Just in the past six months, three Indian-food restaurants I had not tried yet made their way onto my radar, and being the fan that I am, I made a point of checking them all out. The most recent, India Cuisine, was based on a recommendation from friends, so The Grub Spouse and I followed up on that a few nights back.
I was immediately struck by the pleasantness of the restaurant’s interior. The single large dining space is well decorated in an Indian theme that also has a semi-upscale feel to it — the table presentation in particular. Extra place settings were removed when we were seated in one of the booths.
The main thing that reduced my atmosphere score was the fact that the room’s two TVs were tuned into a Bollywood channel, and the volume was disturbingly loud. The otherwise sedate setting was shattered by the frantic sounds of a wacky comedy in the Hindi tongue.
The appetizer section of the menu includes quite a few selections, including lentil donuts, pakoras, samosas and chaats, many of which feature potatoes as a main ingredient.
Our friends had suggested that we order a dosa, a crispy crepe made with rice and lentil flours. I was not familiar with dosas, so we decided to try one made with onions and spicy chiles.
Since The Spouse has never cared much for the Indian spice palette, I suggested trying a tandoori dish since these clay-oven-cooked foods usually aren’t quite as pungent, in my experience. The Spouse ordered the tandoori shrimp.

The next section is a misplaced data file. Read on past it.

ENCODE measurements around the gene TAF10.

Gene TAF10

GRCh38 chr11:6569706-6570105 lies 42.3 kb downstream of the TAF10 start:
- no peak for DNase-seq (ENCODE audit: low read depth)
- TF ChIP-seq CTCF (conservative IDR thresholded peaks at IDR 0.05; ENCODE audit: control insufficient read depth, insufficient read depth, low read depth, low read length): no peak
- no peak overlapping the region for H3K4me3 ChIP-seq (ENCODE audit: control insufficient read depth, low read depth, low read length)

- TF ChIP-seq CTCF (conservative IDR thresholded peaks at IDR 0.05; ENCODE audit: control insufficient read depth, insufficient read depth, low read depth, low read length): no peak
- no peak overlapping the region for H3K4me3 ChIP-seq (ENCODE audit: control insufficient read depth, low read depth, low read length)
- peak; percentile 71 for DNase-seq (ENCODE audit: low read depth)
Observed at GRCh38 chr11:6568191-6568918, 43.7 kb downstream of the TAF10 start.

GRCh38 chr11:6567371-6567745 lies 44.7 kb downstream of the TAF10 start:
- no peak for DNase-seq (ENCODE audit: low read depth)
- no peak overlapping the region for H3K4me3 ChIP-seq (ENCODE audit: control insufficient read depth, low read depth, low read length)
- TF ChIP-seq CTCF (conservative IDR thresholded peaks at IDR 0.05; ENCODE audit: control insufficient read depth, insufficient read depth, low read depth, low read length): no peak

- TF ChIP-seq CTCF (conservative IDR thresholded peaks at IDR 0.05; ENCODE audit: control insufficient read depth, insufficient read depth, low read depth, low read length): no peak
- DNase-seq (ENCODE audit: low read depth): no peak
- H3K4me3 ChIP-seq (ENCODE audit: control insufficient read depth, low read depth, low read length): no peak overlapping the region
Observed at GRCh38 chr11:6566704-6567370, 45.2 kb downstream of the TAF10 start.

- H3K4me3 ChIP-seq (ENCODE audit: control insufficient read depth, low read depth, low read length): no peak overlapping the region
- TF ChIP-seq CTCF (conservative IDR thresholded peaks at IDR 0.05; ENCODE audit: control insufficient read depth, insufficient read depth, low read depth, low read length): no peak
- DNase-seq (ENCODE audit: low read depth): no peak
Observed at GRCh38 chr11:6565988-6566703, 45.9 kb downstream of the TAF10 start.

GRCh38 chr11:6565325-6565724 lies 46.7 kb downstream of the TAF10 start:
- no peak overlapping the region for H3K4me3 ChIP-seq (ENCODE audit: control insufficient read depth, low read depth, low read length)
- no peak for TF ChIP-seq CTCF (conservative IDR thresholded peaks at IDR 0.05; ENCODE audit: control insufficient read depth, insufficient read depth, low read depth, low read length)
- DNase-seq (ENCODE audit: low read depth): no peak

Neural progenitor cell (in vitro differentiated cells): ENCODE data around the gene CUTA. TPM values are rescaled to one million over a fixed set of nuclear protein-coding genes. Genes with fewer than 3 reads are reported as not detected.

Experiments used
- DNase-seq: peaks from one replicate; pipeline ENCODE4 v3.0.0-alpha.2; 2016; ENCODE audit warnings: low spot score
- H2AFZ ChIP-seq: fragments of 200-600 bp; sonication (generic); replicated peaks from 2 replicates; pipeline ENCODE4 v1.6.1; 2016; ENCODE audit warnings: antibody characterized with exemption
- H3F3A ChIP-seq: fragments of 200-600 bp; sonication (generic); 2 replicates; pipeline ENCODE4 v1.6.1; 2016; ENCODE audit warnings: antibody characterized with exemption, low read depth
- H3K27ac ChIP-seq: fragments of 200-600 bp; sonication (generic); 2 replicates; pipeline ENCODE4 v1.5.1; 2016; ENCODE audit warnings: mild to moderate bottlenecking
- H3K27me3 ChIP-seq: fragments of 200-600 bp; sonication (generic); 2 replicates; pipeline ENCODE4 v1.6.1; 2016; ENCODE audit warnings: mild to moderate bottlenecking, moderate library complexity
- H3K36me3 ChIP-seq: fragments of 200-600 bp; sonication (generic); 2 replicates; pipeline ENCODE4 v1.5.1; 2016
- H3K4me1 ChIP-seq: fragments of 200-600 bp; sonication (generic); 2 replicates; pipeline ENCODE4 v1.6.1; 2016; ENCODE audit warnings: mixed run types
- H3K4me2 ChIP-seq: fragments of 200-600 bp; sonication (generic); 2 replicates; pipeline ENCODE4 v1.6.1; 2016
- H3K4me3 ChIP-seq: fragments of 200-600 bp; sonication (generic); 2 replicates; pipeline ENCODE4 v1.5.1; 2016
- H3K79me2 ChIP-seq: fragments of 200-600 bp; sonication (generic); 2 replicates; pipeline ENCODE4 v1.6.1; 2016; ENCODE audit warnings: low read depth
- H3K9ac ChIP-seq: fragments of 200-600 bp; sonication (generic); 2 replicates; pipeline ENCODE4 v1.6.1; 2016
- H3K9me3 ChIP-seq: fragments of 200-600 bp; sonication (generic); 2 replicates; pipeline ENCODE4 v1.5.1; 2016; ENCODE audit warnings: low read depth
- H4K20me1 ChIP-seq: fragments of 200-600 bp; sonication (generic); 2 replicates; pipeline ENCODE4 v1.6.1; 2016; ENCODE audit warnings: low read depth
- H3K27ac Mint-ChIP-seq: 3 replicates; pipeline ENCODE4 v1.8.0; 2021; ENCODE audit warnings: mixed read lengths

I had lots to choose from. Other sections of the menu highlight house specialties and several varieties each of vegetarian, chicken, lamb and seafood entrees. Notable dishes include the channa masala (chickpeas cooked Punjabi style with garlic, onion and tomato), chicken vindaloo (featuring chicken and potatoes cooked in a hot, tangy goan sauce) and the always-popular lamb rogan josh.
I went with one of my favorites, the chicken korma, in which the breast meat is served in a creamy sauce with almonds. We added an order of naan as well, just because that bread is so darned soft and good.
One thing our friends neglected to tell us was that the dosa was literally two feet long. The crepe, smeared with a chile and onion paste, was rolled into a giant burrito shape, and we snacked off the ends. It was spicy enough without the accompanying sauces, but I enjoyed this crepe with and without the extra help.
The Spouse was pleased to find a palatable Indian dish in the tandoori shrimp. You could really pick up that smoky, oven-fired flavor, and the sliced tomatoes, onions and lime wedges gave the shrimp extra taste dimensions.
The korma was very good. I especially thought the quality of the meat was superior to other local korma dishes I’ve tried, although I thought the meat mixture, which I dolloped onto a bed of white rice, could have benefitted from more sauce (which I also like to dip my naan into).
So although you won’t hear me singing “Hooray for Bollywood,” I think the presence of India Cuisine only makes the decision-making process a little bit tougher for local lovers of Indian cuisine.
Food: 4 stars (out of five)
Address: 1645 Downtown West Blvd.
Hours: 11 a.m. to 10 p.m. Tuesdays through Sundays
Beer service only
Bottom Line: This Downtown West Indian-food eatery serves authentically cooked cuisine, with attentive service, in a semi-upscale atmosphere.
© 2013, Knoxville News Sentinel Co.
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